At this point some may be asking “Well, you either take or give equal amount of points to the teams, isn’t it the same whether you will bet the Lions +7 or the Bears – 7?” Not always. Let’s look at a scenario to drive the point further.

Let’s say that the final score of the Detroit @ Chicago game is: Lions 17 – 21 Bears.

In this case, if you bet the spread on the Lions, you would add 7 points to their final score, which would then be Lions 24 – 21 Bears (17+7=24) and you win your point spread bet. Alternatively, if you had the Bears to cover the spread, you would take away 7 points from their points tally, making the final score Lions 21 – 14 Bears (21-7=14) and you would lose the bet. As you can see, it does matter which side of the point spread bet you would pick.

But what if the final score of the game was Lions 14 – 21 Bears and you had the Bears to cover the -7 spread? That would make the final score Lions 14 – 14 Bears, i.e. a draw, what then? Most sportsbooks will consider this bet a “push” and will simply refund you the money you wagered on the bet. Also, as you’ve probably guessed already, in this scenario it doesn’t matter whether you bet the Lions +7 or the Bears -7, either way the bet will result in a push.

The sportsbooks understandably don’t like no-action bets like that and they have a tool in their arsenal to mitigate the chances of a point spread bet resulting in a push. So far our example was using whole numbers, but keep in mind that the point spread goes up and down not by one point, but by half point. So it’s not uncommon to see point spread posted by the sportsbooks as “-3.5” or “+11.5”. If in our previous example of the game finishing Lions 14 – 21 Bears, the point spread was -7.5 on the Bears and +7.5 on the Lions – it would’ve been impossible for the game to end in a draw. If you bet the Bears to cover the -7.5 spread you would’ve lost, since the final score then would be Lions 14 – 13.5 Bears (21-7.5=13.5), for example.

So what’s the point of the point spread? Couldn’t one just bet on the money line, instead of going through all this trouble of adding and subtracting numbers? Sure, but the main reason of the point spread is to generate action for the sportsbook in games that would otherwise be too easy to bet on, thus offering little to no value to the bettor. The bigger favorite the team is, the smaller the payout if you bet on it. But when using the spread, the sportsbook gives points to the underdog or takes away from the favorite, making the bet much more interesting (and profitable for the winners).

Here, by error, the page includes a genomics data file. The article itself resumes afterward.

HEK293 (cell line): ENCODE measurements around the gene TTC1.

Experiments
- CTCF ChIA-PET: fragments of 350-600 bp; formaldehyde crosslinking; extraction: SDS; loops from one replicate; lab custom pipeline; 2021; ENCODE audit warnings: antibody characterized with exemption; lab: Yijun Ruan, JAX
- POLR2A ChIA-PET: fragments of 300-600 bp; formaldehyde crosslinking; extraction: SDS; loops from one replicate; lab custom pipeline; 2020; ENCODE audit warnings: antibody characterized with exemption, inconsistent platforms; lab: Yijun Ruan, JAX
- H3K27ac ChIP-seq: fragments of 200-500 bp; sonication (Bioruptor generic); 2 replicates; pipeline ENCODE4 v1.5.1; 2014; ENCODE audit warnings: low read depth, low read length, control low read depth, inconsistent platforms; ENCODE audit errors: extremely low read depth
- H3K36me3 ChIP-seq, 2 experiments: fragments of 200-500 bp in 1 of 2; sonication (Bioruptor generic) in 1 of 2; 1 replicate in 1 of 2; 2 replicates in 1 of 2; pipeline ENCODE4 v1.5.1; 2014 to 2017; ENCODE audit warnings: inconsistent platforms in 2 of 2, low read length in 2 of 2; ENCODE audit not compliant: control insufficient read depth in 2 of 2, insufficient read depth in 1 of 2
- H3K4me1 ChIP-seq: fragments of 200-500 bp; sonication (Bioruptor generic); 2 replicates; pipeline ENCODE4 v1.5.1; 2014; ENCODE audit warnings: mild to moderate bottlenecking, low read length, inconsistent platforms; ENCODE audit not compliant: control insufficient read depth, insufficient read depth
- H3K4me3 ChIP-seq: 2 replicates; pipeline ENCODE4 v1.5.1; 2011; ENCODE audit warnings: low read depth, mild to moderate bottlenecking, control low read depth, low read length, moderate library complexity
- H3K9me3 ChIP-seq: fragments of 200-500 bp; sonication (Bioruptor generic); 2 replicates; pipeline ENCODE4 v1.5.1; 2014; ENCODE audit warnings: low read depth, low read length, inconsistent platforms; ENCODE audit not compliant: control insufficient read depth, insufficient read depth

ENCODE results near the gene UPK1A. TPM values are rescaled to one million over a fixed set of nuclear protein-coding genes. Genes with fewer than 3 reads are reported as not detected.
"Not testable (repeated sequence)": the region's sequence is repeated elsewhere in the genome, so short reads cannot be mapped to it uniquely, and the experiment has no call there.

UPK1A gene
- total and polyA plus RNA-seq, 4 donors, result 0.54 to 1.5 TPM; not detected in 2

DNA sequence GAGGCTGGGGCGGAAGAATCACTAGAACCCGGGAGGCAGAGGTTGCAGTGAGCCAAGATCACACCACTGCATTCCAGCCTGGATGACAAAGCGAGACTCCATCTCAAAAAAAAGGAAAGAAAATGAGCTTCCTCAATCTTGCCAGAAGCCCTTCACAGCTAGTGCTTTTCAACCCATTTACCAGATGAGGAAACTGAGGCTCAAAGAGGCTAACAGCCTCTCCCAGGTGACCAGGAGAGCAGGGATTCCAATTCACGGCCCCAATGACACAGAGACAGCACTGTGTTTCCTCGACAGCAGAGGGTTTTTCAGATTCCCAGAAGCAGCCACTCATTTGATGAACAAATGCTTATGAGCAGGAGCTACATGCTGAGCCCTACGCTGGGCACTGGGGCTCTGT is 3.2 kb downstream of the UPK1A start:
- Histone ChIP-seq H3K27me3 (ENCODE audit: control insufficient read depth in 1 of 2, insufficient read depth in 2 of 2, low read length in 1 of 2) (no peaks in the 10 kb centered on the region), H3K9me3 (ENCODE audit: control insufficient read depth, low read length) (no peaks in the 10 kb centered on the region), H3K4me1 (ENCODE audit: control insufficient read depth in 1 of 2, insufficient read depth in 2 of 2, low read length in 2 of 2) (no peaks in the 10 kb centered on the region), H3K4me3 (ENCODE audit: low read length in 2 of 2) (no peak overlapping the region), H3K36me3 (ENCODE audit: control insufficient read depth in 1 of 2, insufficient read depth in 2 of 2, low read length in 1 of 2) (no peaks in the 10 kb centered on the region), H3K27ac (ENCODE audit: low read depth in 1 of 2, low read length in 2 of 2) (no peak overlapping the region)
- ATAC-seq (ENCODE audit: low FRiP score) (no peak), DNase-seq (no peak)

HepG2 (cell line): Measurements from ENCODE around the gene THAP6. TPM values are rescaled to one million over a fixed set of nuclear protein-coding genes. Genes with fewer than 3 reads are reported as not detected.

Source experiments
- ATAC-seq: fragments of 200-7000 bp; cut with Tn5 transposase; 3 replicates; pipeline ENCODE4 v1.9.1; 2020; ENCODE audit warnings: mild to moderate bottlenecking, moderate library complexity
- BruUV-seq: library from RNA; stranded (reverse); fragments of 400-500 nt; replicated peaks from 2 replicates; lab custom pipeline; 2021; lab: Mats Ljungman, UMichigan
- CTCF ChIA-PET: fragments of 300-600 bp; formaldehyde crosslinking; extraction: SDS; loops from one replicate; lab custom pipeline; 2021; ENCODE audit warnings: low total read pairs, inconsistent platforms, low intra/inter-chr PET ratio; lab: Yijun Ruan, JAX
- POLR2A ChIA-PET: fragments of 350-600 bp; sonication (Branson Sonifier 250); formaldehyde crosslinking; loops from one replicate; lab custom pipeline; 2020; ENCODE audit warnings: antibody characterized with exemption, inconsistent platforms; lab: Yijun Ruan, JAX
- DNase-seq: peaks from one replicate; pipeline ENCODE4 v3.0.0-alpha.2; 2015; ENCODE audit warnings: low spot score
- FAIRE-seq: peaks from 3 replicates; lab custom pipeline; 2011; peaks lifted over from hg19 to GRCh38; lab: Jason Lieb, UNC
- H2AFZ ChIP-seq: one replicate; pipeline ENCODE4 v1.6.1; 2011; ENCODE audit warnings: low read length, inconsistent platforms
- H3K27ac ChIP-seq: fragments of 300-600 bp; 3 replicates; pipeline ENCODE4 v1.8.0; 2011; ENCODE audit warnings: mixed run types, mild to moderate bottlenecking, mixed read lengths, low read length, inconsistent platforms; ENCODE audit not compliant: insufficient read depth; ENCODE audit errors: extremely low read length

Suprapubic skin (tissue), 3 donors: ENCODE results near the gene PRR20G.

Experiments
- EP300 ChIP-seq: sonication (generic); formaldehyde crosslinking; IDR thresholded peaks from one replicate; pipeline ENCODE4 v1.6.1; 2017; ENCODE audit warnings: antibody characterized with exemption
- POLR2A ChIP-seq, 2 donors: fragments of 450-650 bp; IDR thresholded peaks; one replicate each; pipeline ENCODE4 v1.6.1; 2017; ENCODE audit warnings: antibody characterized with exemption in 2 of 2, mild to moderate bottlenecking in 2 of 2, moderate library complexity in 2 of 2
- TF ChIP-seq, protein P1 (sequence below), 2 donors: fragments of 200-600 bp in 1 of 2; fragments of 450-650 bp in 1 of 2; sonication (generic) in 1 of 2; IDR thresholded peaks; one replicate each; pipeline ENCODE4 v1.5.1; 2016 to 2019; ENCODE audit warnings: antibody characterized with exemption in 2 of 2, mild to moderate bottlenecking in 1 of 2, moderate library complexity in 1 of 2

**Terminology**

So far we managed to cover a few of the terms used when spread betting. We already know that to “cover the spread” means that the team wins the bet after the points are subtracted from (or added to) its final score. We know that “spread” is short for “point spread”. Let’s look at a few other words you may hear when taking about the point spread.

**ATS** – an acronym tripping most people new to spread betting,
what does ATS mean? ATS simply stands for Against The Spread. If we say
the Patriots are seven points against the spread (ATS), it means that
the point spread on the Patriots is -7. Simple as that.

chalk – chalk is another term that would creep up when talking about sports betting. Usually chalk means someone who bets the favorite, but when applied to point spread, it means the same as ATS. If the Patriots are seven points chalk the spread, it means the point spread on the Pats is -7.

Having hard time with other point spread related terms? Shoot us an
email and we’d gladly explain them.